Remote work and GenAI: spanners in the cybersecurity engine?

A hand held up to a screen with the index finger showing a digital fingerprint | Remote work and GenAI

Remote work and GenAI are here to stay. But what does this mean for enterprise cybersecurity?

We all know about the rapid changes brought on by the COVID-19 pandemic. But undoubtedly, the strong response from enterprise tech firms became paramount to making nearly every industry’s overnight transition to remote working productive and successful.

Pre-pandemic, approximately eight percent of workers did their work exclusively remotely, with that number rising to 39 percent in 2022 and projected at 24 percent this year, according to Gallup. But with the rise of hybrid and remote work, cybersecurity has had a harder time catching up with issues such as accessing sensitive data through unsafe Wi-Fi networks, using personal devices for work, weak passwords and unencrypted file sharing all becoming more common in the workplace. 

Reportedly the damage related to cybercrime is projected to reach $10tn annually by 2025, according to data from Cybersecurity Ventures. So does the workforce care about cybersecurity? Maybe, but perhaps not as much as they should care.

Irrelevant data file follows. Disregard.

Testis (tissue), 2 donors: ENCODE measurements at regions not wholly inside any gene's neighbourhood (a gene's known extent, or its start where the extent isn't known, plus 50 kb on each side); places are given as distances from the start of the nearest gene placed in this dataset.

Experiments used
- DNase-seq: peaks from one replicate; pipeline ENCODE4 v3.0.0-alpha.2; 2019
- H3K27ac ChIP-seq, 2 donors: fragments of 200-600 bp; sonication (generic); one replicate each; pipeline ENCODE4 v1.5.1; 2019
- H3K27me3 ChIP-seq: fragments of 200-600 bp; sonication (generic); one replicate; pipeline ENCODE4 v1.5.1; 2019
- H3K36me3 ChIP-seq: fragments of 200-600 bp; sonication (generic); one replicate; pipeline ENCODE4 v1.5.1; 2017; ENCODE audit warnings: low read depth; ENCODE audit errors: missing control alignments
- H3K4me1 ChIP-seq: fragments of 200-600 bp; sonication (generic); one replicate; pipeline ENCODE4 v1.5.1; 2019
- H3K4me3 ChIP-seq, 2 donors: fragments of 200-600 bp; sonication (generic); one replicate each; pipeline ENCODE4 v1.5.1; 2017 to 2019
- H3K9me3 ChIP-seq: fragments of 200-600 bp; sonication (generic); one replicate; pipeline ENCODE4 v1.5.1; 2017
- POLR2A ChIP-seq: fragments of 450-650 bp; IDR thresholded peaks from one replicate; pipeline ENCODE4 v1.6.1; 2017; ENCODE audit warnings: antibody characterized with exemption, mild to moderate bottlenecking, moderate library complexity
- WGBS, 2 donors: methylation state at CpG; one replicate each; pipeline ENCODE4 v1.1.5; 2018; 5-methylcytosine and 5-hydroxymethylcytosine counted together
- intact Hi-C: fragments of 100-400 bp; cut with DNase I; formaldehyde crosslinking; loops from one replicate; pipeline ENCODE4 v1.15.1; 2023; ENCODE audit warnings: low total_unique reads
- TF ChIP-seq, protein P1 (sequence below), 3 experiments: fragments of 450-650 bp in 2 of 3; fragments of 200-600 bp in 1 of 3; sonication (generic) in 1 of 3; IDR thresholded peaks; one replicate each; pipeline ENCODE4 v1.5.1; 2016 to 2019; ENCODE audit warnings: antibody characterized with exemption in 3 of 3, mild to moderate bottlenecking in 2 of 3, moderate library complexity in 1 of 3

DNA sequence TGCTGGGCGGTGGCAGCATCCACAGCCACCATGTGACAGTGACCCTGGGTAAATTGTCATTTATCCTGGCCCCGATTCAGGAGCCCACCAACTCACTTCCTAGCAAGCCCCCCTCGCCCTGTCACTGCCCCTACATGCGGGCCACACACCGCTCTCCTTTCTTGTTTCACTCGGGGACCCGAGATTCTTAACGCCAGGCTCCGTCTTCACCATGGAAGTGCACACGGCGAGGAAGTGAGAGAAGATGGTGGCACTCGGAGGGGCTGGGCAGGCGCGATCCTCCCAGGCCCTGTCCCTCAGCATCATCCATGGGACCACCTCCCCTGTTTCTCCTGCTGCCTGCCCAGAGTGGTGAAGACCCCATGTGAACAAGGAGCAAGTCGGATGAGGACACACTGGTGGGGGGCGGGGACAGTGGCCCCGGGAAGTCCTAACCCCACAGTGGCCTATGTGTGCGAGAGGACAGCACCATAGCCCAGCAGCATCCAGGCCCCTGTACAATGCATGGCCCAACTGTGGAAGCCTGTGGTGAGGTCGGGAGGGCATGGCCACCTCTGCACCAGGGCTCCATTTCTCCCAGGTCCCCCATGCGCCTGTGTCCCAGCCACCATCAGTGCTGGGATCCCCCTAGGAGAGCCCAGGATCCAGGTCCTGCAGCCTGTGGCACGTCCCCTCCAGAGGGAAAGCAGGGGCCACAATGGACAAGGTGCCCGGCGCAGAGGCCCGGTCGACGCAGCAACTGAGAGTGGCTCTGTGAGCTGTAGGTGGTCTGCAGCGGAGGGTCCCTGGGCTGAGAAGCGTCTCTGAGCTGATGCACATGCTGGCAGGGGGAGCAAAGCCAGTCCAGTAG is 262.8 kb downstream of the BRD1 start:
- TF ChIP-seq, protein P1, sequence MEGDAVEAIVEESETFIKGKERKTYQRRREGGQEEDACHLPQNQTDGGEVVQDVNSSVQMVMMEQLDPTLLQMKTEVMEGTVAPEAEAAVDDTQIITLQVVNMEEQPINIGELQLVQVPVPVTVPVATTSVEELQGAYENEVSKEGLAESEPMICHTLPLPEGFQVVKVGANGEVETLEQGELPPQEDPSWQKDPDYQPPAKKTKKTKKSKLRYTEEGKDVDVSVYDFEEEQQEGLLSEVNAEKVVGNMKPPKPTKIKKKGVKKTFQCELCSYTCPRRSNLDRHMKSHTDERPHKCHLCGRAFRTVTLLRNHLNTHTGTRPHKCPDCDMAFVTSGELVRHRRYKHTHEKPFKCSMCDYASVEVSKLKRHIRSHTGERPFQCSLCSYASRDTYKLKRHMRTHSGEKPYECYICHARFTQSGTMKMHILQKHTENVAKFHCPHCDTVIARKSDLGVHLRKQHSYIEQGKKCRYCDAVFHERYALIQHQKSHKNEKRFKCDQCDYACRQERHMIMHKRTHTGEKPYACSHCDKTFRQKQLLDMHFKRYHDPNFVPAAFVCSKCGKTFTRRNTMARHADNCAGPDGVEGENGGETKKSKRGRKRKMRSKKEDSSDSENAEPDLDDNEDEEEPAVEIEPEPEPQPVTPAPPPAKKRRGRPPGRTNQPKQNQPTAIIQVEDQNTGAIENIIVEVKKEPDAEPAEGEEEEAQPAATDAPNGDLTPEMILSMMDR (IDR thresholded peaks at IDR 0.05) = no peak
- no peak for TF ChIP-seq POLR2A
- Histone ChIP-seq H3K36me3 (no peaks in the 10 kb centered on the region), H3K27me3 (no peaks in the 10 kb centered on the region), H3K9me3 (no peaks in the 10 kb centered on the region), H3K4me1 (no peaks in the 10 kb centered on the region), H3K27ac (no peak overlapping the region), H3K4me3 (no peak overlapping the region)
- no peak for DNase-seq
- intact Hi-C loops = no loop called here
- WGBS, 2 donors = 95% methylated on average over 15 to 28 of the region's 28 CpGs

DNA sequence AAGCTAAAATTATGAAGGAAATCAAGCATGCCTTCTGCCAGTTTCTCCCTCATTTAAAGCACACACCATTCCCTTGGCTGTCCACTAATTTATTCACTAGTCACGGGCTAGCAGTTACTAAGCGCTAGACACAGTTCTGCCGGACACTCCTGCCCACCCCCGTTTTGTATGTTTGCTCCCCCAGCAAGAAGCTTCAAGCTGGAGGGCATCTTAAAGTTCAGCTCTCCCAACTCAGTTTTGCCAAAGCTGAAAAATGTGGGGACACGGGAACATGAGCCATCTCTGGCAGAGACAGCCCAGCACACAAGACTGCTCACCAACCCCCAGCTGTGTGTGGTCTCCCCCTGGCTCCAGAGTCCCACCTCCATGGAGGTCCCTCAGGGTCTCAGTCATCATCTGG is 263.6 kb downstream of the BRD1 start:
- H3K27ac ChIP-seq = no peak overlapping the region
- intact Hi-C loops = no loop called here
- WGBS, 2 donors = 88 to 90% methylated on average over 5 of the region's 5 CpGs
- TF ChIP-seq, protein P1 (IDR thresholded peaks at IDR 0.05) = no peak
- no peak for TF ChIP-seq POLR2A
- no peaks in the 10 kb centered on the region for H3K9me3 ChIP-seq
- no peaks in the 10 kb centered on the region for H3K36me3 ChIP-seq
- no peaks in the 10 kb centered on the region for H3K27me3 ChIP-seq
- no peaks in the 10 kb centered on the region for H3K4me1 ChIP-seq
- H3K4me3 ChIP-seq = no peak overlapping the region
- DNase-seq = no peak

Echoing these challenges brought by the proliferation of remote work, Sarah Armstrong-Smith, chief security advisor at Microsoft for EMEA, says that the pandemic changed everything: “We saw a mass acceleration with cloud adoption and the use of collaboration tools. We saw lots of companies investing in smart technologies. We’re now seeing companies invest in AI and so cybercriminals are going to keep evolving their tactics too, utilizing the latest technologies to bypass security measures.”

As outlined in Microsoft’s latest Cyber Signals report, identity is the new battleground and the number of attacks in this space continues to rise. Here, Microsoft has detected and blocked more than 25.6 billion attempts to hijack enterprise customer accounts by brute-forcing stolen passwords. In addition, the tech giant has blocked over 35.7 billion email threats in a single year thanks to ongoing scanning for malicious content.

For this reason, Armstrong-Smith says that the new world of hybrid work requires even more heightened attention to cybersecurity.

We can’t forget the human impact on cyber

Sarah Armstrong-Smith, MicrosoftWhy wouldn’t they attack you? Often, victims are merely unlucky, not specifically targeted – Sarah Armstrong-Smith, Microsoft

While no particular sector is immune to cyberattacks, Armstrong-Smith says most people naturally have the mindset of “I’m only a small business or a charity. I do nice things. Why would someone attack me?” But this does not diminish the associated risks, the Microsoft chief warns.